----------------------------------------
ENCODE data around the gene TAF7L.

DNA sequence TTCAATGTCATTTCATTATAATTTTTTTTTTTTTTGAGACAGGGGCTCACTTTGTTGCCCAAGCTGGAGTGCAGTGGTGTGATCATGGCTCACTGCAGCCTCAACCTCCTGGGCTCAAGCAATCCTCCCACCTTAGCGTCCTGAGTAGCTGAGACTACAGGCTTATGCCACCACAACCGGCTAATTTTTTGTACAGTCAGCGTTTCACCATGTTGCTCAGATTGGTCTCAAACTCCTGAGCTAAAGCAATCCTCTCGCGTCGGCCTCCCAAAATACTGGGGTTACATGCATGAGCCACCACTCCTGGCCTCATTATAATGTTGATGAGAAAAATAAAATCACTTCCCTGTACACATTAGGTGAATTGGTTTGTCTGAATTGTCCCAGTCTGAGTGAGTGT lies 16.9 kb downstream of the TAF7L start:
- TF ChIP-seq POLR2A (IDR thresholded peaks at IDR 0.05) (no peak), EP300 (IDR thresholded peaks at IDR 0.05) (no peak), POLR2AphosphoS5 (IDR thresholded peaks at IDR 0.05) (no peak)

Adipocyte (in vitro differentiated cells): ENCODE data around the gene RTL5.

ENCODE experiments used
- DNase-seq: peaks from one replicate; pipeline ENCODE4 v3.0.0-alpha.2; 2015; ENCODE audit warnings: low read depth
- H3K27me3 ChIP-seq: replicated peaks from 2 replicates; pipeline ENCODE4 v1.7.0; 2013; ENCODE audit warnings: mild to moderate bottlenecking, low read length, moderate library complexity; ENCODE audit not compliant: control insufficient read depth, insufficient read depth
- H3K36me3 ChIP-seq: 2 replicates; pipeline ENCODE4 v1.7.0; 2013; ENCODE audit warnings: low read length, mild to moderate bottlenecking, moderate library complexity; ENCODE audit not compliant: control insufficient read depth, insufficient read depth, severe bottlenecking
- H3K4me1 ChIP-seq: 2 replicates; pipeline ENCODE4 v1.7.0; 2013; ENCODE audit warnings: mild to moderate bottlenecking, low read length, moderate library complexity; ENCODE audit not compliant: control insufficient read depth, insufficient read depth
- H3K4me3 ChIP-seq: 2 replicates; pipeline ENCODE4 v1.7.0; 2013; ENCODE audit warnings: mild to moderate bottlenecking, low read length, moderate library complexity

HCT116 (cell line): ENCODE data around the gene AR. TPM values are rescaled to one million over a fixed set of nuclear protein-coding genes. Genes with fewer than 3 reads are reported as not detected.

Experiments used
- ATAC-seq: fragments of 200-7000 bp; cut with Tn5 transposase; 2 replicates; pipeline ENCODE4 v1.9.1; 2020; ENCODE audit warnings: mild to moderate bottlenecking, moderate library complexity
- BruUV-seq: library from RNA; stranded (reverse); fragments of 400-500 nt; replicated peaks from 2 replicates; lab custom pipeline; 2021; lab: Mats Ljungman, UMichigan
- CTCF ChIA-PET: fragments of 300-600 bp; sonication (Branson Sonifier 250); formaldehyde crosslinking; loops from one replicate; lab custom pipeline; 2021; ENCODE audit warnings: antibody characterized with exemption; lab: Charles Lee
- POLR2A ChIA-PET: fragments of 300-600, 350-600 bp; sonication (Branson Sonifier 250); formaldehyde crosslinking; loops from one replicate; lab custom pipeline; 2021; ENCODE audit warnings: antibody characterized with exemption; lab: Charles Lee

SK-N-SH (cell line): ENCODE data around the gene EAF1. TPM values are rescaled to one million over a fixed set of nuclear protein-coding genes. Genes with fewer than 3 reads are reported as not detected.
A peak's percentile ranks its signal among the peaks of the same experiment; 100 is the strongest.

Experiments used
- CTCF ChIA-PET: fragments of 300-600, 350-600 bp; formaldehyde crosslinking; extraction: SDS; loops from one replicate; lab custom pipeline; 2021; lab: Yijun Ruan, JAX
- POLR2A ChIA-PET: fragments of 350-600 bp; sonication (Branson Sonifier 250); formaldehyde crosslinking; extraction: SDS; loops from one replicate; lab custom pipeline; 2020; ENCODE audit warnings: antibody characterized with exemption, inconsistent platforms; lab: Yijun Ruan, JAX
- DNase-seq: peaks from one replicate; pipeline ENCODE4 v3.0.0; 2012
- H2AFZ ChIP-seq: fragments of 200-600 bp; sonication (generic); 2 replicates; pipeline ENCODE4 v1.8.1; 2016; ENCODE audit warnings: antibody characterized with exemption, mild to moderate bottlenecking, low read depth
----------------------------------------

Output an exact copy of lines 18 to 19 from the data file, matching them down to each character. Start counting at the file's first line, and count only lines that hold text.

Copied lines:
A peak's percentile ranks its signal among the peaks of the same experiment; 100 is the strongest.

Experiments used